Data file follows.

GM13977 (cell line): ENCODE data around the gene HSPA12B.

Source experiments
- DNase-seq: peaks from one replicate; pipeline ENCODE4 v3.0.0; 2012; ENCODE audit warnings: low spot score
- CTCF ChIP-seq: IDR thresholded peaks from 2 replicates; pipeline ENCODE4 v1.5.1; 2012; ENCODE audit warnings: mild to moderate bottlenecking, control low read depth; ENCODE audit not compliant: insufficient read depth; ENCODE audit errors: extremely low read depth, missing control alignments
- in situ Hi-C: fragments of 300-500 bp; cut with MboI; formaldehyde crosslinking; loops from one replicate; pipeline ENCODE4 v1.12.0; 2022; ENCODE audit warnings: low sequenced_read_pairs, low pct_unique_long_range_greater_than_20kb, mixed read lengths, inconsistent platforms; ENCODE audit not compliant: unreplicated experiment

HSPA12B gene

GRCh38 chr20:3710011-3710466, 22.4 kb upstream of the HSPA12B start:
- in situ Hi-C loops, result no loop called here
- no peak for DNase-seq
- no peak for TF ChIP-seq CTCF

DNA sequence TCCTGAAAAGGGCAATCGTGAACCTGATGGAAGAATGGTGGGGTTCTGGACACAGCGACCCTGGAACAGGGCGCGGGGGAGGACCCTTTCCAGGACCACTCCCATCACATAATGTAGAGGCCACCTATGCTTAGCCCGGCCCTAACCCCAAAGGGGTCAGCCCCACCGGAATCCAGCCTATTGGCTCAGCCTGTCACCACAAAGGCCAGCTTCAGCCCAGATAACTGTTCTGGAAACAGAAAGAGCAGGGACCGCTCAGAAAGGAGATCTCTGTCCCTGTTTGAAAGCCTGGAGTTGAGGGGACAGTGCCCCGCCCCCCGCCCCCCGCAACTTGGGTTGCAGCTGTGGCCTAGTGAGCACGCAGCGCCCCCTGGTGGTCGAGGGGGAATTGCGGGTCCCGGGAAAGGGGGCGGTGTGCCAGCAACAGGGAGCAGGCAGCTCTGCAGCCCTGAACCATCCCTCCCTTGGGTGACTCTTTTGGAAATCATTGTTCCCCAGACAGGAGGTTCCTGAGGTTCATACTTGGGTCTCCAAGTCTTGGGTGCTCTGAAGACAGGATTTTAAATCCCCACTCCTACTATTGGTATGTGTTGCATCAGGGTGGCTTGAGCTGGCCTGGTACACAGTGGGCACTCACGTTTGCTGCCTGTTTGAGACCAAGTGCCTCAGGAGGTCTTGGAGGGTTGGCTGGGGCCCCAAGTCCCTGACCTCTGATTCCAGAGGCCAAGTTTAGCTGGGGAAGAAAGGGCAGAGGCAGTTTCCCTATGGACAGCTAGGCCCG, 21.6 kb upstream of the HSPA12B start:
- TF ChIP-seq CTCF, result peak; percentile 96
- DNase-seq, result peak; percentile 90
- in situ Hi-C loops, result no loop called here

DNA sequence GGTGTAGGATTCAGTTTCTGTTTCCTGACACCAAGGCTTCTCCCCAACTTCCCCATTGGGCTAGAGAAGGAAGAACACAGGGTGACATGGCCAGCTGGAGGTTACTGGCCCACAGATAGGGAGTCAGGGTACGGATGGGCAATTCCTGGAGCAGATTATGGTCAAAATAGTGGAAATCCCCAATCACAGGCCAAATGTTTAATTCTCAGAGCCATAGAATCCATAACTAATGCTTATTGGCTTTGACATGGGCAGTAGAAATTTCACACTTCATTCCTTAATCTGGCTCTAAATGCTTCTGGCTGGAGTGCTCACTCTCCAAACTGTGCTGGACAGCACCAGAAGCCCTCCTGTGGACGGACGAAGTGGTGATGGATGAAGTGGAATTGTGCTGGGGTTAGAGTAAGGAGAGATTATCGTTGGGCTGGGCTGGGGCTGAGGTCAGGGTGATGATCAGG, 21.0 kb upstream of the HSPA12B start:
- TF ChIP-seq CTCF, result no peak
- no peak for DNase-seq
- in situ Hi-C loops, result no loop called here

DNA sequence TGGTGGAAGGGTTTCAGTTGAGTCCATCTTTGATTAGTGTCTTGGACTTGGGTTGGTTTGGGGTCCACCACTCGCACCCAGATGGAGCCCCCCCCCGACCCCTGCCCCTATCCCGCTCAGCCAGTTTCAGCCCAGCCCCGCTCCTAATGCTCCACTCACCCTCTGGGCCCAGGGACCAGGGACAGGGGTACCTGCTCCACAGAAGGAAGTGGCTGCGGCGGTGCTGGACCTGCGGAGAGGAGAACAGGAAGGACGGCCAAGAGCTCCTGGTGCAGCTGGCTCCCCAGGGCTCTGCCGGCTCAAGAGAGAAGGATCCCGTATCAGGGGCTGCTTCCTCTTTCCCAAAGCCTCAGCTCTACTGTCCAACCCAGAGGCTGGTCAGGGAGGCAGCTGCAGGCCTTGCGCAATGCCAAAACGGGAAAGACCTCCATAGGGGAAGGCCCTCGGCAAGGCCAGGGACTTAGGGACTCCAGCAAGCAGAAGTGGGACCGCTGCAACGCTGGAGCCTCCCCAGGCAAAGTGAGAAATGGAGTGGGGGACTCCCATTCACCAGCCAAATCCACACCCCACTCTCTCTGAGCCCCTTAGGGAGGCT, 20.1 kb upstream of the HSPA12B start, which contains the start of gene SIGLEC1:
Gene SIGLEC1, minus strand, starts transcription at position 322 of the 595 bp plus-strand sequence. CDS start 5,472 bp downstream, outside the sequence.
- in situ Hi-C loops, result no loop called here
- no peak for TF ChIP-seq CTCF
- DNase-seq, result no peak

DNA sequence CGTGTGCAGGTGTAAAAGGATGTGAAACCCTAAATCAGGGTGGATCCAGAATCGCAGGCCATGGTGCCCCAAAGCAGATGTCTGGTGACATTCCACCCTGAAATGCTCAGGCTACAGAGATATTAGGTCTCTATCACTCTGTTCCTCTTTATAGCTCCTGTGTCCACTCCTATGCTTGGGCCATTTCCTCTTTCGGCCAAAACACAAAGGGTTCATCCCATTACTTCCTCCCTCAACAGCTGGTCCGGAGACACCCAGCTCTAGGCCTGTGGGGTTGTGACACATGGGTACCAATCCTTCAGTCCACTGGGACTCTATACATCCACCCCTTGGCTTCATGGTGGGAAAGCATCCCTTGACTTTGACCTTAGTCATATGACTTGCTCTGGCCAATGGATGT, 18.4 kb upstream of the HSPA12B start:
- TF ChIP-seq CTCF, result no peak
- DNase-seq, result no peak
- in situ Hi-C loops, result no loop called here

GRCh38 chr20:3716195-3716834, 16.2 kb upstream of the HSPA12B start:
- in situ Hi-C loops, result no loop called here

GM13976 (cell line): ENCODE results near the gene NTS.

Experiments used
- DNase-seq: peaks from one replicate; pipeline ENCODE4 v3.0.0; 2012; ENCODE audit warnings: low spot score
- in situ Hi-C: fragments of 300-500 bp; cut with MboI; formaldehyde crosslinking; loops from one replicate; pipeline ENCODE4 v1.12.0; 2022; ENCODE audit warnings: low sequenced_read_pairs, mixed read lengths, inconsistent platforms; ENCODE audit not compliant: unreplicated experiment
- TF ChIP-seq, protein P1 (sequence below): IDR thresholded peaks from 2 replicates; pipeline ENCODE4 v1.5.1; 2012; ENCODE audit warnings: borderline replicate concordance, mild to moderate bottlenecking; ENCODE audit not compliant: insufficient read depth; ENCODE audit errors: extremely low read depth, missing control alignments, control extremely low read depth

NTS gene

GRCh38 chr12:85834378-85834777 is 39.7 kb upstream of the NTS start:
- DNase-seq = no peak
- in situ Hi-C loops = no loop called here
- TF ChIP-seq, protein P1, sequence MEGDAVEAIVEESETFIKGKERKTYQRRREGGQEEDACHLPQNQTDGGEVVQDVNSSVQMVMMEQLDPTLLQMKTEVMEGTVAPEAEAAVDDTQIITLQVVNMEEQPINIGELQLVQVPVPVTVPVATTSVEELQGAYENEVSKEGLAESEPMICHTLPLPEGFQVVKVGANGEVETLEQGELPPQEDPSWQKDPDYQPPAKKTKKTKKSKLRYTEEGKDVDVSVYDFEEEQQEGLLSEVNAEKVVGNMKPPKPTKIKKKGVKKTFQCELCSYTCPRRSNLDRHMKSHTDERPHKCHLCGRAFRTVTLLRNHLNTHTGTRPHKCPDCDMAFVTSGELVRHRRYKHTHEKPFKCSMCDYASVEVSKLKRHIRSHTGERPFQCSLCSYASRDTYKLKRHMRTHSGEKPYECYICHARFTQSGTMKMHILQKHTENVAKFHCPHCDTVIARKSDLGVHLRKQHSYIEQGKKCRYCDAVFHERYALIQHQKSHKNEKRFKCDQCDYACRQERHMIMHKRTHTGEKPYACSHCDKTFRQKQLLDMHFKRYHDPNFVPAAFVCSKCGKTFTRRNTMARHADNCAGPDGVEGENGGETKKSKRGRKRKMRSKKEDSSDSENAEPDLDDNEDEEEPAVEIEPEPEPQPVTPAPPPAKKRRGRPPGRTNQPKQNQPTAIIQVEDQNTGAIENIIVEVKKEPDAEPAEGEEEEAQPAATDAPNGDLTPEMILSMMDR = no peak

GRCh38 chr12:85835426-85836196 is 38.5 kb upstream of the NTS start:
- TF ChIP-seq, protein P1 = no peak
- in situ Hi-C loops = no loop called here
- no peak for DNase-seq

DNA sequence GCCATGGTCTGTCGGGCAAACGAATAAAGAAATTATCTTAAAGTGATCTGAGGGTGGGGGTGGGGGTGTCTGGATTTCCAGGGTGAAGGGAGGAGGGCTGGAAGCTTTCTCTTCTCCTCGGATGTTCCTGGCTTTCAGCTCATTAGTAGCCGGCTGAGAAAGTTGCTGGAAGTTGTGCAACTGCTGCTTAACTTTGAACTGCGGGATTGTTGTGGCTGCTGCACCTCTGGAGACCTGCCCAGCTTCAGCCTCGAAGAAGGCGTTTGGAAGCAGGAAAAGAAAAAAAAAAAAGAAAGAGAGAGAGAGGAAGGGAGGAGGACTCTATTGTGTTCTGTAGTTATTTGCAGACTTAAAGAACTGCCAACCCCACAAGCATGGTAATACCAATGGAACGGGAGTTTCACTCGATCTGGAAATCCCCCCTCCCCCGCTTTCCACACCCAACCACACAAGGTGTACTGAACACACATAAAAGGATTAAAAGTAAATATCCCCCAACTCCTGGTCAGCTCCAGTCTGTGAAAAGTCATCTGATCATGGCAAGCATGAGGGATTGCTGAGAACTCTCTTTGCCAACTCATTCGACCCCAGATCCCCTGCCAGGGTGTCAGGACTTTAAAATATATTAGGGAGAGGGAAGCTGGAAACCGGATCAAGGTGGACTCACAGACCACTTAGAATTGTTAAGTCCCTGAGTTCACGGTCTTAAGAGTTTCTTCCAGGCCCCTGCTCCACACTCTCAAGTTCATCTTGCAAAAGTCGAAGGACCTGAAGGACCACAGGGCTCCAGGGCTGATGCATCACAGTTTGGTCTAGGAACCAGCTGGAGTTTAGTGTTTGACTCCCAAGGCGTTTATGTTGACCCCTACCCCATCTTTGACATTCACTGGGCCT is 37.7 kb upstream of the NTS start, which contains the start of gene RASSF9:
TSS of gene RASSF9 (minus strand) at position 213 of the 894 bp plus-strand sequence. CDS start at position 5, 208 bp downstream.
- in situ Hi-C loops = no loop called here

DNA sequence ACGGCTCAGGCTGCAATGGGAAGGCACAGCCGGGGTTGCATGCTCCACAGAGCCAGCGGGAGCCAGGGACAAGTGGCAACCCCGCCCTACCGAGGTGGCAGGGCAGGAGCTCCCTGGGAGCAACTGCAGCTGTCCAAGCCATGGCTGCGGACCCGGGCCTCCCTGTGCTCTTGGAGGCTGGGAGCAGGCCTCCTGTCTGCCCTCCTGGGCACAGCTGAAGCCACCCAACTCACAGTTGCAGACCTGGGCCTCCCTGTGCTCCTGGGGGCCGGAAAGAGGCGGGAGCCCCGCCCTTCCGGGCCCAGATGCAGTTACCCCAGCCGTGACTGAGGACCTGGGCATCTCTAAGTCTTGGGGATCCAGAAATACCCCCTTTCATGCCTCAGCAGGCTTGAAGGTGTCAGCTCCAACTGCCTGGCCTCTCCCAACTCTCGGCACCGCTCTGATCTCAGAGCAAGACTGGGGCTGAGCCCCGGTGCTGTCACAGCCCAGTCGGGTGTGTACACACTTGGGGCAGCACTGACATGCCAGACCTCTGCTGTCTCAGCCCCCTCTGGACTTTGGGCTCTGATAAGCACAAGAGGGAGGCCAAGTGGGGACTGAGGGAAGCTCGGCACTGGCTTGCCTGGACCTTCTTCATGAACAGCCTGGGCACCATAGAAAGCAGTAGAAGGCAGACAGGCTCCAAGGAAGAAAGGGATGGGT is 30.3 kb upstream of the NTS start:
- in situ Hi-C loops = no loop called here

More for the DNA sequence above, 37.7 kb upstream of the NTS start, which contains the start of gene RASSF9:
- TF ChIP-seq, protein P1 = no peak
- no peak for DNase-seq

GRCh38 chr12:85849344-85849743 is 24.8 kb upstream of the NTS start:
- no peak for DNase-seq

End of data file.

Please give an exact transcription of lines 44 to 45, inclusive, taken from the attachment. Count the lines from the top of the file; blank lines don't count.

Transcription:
DNA sequence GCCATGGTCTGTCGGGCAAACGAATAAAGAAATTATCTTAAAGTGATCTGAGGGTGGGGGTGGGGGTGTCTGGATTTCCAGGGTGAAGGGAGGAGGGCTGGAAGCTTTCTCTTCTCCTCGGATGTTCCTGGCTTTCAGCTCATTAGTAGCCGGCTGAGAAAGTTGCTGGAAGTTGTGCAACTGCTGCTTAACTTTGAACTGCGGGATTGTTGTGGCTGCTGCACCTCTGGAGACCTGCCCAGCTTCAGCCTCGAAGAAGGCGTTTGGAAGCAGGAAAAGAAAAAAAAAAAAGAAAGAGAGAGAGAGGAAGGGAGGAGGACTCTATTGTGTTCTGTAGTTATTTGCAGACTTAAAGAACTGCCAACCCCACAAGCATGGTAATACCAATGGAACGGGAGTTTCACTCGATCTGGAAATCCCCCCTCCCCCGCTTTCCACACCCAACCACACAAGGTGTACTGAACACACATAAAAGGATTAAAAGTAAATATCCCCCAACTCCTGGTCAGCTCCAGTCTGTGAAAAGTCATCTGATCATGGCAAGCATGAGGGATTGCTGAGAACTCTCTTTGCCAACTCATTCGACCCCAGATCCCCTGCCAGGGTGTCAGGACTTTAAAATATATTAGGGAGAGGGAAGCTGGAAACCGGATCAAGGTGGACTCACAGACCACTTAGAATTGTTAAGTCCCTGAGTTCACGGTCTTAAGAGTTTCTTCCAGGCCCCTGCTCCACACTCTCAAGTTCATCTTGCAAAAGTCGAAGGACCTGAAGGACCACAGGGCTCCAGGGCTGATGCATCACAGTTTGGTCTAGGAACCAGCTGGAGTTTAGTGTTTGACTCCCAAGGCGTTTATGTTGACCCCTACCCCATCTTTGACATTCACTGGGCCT is 37.7 kb upstream of the NTS start, which contains the start of gene RASSF9:
TSS of gene RASSF9 (minus strand) at position 213 of the 894 bp plus-strand sequence. CDS start at position 5, 208 bp downstream.